Boston Celtics

Rivers has no choice but to play rookies now


Rivers has no choice but to play rookies now

BOSTON The Boston Celtics recognize the need to develop their young players. They also want to play the guys who give them the best chance at winning.

Three games into the season, and the C's may be moving closer towards doing both this season.

As the Celtics look for ways to get that elusive first win, the team's three rookies - JaJuan Johnson, E'Twaun Moore and Greg Stiemsma - may provide just the boost needed off the bench.

Very little went the Celtics' way in their 97-78 loss at New Orleans on Wednesday. However, the play of Stiemsma was among the few highlights. The rookie center had two points and an impressive six blocked shots, most of which came when the game was still up for grabs.

His play coupled with the struggles of Jermaine O'Neal, may open the door for his role to only grow. Establishing a defensive presence was Stiemsma's strength in college and in the D-League.

Not a lot has changed now that he's in the NBA.

Within seconds of entering the Hornets game, New Orleans center and former UConn star Emeka Okafor tried to dunk on him, only to have Stiesma reject the shot.

"I don't have to meet some of these super athletes at 12, 13 feet," Stiemsma said. "I just gotta meet them at 10-6, at the right time. I try to use that as my thinking."

And Moore, one of the best players for the C's during the preseason, has been battling Avery Bradley for the role of being the team's fourth guard behind starters Rajon Rondo and Ray Allen, and veteran Keyon Dooling.

The race isn't over yet, but Rivers told reporters following the loss to the Hornets that Moore has moved ahead of Bradley in the pecking order - a move that comes as a surprise to no one based on how the two have fared in the preseason.

How that translates in terms of playing time is uncertain, especially when you consider Bradley's minutes were limited.

But with Moore, the C's lose a bit of athleticism in comparison to Bradley.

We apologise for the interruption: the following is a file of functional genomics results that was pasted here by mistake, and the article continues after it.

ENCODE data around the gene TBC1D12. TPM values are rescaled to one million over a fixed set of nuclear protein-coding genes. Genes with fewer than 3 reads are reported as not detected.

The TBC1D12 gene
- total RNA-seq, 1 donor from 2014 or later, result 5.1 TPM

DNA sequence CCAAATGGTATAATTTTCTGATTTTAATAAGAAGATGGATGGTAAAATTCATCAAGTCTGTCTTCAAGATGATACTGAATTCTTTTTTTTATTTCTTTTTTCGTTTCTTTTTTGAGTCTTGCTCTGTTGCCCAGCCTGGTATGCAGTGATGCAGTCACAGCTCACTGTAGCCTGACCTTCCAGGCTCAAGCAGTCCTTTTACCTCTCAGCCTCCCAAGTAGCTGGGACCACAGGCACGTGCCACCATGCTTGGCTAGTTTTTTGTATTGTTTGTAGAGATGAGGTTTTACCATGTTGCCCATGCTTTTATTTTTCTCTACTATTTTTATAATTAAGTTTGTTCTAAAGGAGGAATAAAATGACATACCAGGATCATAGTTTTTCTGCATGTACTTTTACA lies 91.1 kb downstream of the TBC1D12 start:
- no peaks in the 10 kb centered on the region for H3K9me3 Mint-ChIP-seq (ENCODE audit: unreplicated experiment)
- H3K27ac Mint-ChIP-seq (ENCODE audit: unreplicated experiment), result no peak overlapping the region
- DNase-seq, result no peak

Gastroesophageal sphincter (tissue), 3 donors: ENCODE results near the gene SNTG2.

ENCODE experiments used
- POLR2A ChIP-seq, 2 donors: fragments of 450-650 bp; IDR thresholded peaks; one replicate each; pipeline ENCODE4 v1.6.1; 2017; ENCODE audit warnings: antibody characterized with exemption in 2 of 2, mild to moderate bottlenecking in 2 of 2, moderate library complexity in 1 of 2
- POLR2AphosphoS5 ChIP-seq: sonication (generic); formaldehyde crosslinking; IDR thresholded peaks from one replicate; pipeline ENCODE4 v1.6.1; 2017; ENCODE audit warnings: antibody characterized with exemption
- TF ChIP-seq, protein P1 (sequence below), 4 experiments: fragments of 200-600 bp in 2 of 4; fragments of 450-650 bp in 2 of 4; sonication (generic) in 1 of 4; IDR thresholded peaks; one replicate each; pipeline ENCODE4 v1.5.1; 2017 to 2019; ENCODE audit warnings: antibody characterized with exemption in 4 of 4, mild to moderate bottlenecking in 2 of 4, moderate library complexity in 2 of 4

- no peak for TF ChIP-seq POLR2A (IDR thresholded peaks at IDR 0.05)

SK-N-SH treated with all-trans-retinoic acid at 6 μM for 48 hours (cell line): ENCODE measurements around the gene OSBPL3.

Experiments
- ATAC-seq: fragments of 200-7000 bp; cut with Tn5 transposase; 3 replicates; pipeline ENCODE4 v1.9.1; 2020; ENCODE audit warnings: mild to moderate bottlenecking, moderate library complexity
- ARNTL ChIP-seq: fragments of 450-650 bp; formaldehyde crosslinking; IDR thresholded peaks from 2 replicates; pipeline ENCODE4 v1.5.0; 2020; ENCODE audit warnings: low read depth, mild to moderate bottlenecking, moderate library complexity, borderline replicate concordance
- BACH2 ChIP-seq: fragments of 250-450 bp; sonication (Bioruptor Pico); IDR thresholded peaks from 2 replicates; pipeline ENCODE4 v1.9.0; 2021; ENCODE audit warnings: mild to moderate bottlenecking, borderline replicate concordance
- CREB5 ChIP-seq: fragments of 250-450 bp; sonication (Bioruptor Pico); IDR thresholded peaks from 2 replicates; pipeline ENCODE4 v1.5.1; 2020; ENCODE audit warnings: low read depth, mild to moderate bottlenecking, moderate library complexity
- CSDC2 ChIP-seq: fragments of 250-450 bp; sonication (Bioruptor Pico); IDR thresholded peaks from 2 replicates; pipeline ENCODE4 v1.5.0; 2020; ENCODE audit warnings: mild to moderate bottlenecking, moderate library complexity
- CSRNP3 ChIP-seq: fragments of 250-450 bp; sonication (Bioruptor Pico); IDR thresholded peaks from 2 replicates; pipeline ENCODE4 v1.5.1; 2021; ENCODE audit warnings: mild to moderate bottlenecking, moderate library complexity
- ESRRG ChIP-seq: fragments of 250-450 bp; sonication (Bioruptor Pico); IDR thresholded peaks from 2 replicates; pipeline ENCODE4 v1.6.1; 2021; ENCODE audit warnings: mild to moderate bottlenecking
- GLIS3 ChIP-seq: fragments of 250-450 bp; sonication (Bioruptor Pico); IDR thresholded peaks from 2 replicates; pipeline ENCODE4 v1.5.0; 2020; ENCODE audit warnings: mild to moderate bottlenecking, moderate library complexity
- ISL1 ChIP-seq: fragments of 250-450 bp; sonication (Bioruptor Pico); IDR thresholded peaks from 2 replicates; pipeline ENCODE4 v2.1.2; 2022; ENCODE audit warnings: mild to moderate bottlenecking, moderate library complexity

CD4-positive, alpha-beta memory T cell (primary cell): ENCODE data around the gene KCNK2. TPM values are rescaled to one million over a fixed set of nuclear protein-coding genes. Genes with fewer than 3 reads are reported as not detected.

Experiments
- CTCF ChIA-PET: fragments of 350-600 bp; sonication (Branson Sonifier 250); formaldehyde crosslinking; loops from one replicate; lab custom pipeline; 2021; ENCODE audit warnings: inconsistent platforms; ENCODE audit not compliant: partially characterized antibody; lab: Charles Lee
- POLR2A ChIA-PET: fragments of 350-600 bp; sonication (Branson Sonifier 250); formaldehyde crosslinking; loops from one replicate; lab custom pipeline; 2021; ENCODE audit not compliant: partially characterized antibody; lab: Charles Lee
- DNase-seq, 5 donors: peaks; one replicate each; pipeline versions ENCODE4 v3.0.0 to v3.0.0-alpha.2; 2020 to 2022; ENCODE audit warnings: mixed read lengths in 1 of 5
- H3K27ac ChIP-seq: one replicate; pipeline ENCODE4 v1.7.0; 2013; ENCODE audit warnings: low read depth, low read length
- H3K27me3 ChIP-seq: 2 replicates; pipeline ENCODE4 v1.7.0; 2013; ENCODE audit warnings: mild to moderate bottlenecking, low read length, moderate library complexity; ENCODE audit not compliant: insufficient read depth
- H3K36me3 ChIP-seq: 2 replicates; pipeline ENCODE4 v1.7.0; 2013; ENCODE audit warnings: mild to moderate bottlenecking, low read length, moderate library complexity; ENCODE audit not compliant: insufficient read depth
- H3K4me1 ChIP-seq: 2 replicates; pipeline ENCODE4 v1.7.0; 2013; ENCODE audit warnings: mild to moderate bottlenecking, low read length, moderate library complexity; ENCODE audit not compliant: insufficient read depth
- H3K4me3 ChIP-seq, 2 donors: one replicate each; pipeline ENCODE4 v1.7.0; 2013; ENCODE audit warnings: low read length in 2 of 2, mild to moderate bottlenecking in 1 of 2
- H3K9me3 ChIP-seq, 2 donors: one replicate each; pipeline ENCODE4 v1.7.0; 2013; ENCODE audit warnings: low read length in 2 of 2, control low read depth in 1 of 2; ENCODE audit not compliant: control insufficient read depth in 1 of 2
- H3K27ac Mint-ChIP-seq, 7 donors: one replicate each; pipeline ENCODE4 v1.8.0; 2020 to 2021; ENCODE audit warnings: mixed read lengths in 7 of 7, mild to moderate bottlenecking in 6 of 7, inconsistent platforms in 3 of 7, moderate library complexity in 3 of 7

However, they gain a player who can play both guard positions - Rivers said earlier this year that the team was only going to play Bradley at the off-guard position - and has had more big-game experience despite being a rookie while Bradley is in his second season.

"Basketball is basketball, no matter where it's played," Moore said. "That's how I feel when I'm out there on the court. When I go out there, I stay confident and go out there and play hard."

Johnson was the last Celtic to enter Wednesday's game, but he too might be in store for more minutes depending on how long Chris Wilcox (left shoulder) will be sidelined.

Throughout the preseason, Rivers has been impressed with Johnson's perimeter-shooting skills.

"He can really, really shoot the ball," Rivers said. "But he's a rookie; he's young. He'll be fine."

Photo of Celtics' 1963 White House visit recalls a simpler time


Photo of Celtics' 1963 White House visit recalls a simpler time

As the controversy raged Saturday over President Donald Trump's tweet rescinding the White House invitation to Golden State Warriors' star Stephen Curry, a tweeted photo recalling a simpler time for sports team's presidential visits appeared. 

The nostalgic Twitter account @the_60s_at_50 posted a photo from the Celtics' visit to 1600 Pennsylvania Ave and its principal occupant, John F. Kennedy, on Jan. 31, 1963. JFK had invited his hometown NBA team into the Oval Office for what seemed to be a spur-of-the-moment visit.

A newspaper account of the visit was also posted. The defending NBA champion Celtics were in the Washington area to play the Cincinnati Royals at the University of Maryland's Cole Field House that night and had been taking a tour of the White House when Kennedy invited them in. 

All the team members were there except for star center Bill Russell, who, of course, experienced incidents of racism in Boston that were well-documented. However, Russell's absence was blamed on him oversleeping. His teammates said they didn't know they would meet Kennedy on the tour.  

And yes, that's Celtics legend - and CSN's own - Tommy Heinsohn second from right. Coach Red Auerbach is next to the President on the left, Bob Cousy is next to Auerbach and John Havlicek is the first player in the second row on the left.